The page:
[Nonstop to Shanghai] Part 1: How to Get a Chinese Tourist Visa in Guam (where there is no Chinese Embassy)

I live in a constant state of travel daydream and am always thinking of the next destination to explore. I love my island dearly but, when it comes to travel, Guam is about as remote as you can get from just about anywhere outside of Micronesia. Planning a trip can be disheartening and even depressing because of the expense. Fortunately, there are a number of direct flights from Guam to cities around the Pacific Rim that are affordable and quick. Nonstop destinations like Tokyo, Hong Kong and Manila are some of the small trips I rely on to curb wanderlust between bigger trips.

In October 2014, United Airlines inaugurated nonstop service between Guam and Shanghai. This historic route presented a first-time opportunity for Chinese travelers to fly to Guam on scheduled flights, and also opened up a new destination for residents of Guam to explore. This was exciting news to me because I’ve always been curious about China but it’s been a sort of back-burner destination. That all changed when China suddenly became easily accessible via United.

I woke up in a room with an amazing view of Shanghai

I woke up in a room with a view

The United route offers twice-weekly service between Guam and Shanghai – every Thursday and Sunday. Whether you’re looking to make the most of a long holiday weekend (hint: Thanksgiving is coming up) or are just short on vacation time, the flight schedule is great for a 3 or 4-day getaway (you can, of course, stay longer than 3 or 4 days). The flight to Shanghai is only 4 and a half hours.

I flew out on a Thursday, returned home on Sunday and had an amazing time in between. I’ll come around to that in the next few posts, and I have plenty of information and pictures of the sights, culture, food and attractions of Shanghai.

Shanghai selfie

Shanghai selfie

First things first. If you’re going to go to Shanghai, you’re going to need a Chinese Tourist Visa. Without a visa, you will not be allowed to enter the country. You probably won’t be allowed to board the plane at the Guam airport.

China isn’t the first country I’ve traveled to that requires a tourist visa. Some countries require a visa but allow you to apply online. In other countries I was able to obtain a visa at the airport just before going through immigration. It’s not so easy with China. China does not grant tourist visas online, by mail or fax, or upon arrival. To apply for a Chinese tourist visa, your passport and application must be presented at a Chinese Embassy, which is tricky for Guam residents because there is no Chinese Embassy here.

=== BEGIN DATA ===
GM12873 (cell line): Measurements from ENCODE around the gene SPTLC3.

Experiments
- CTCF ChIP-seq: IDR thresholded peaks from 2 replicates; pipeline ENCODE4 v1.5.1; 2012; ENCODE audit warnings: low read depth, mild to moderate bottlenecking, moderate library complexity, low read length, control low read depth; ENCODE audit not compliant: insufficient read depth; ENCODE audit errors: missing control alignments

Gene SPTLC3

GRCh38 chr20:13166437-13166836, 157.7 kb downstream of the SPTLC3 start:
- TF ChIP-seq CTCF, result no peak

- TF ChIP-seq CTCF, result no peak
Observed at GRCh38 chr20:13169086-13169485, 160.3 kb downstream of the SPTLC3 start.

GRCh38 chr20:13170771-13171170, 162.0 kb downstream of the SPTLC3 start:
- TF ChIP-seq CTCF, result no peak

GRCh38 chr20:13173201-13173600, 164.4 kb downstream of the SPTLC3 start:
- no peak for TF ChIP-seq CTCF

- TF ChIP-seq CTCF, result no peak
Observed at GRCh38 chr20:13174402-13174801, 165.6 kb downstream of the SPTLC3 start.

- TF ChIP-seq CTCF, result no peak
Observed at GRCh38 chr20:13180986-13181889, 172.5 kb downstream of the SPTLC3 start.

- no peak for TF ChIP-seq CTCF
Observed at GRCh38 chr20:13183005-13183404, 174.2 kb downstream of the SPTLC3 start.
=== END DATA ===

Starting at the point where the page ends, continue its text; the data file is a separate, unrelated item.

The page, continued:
So how do you get a Chinese tourist visa if you live in Guam? You have a couple of options. You can apply for a visa the next time you’re in a city that has a Chinese Embassy. Just walk in and apply. Another option is to send your passport and documents to someone who will take it to a Chinese embassy for you. I know someone who obtained a Chinese tourist visa by sending their documents to a relative in Los Angeles. If you don’t know anyone who can do that for you, there are several local travel agencies that offer this service for Guam residents. I applied for and received my Chinese visa through One Stop Travel, located in the Tumon Sands Plaza. I went to their office, worked with an agent to complete the forms, and they sent my packet via express courier to an agent in San Francisco. Two weeks later, I was handed back my passport, which included a new Chinese tourist visa.

Thank you, China!

Thank you, China!

The Chinese government charges a fee for the visa and information about that can be found here. If you decide to utilize a travel agent, expect to pay additional fees for the agent’s service as well as express courier service (aka pouching fee). I called around and found that travel agency fees vary by company but be prepared to pay at least $300 for everything (visa + agent + pouching fees). The good news is, the Chinese government recently began granting tourist visas that are good for up to 10 years (multiple entry) so once you get one you won’t have to go through this process again for another 10 years.

I know. The Chinese tourist visa is an expense that is kind of a bummer to have to factor in, but look at it this way: Once you get one, a sizable chunk of the world is now open to you. China is a country that, for many people, is still one of real mystery. With a visa you’ll have 10 years to explore it, and it’ll probably take that long to cover all that ground. That, in my opinion, makes it totally worth the expense and effort.

Once I received my Chinese tourist visa, traveling to Shanghai via United’s direct flight was a cakewalk.

I’ll be posting more about the trip in a few days. If you have any questions about traveling to Shanghai from Guam, feel free to leave them in the comments and I’ll answer as best as I can.

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  1. Pingback: Latitude13 | [Nonstop to Shanghai] Part 2: The Lay of the Land

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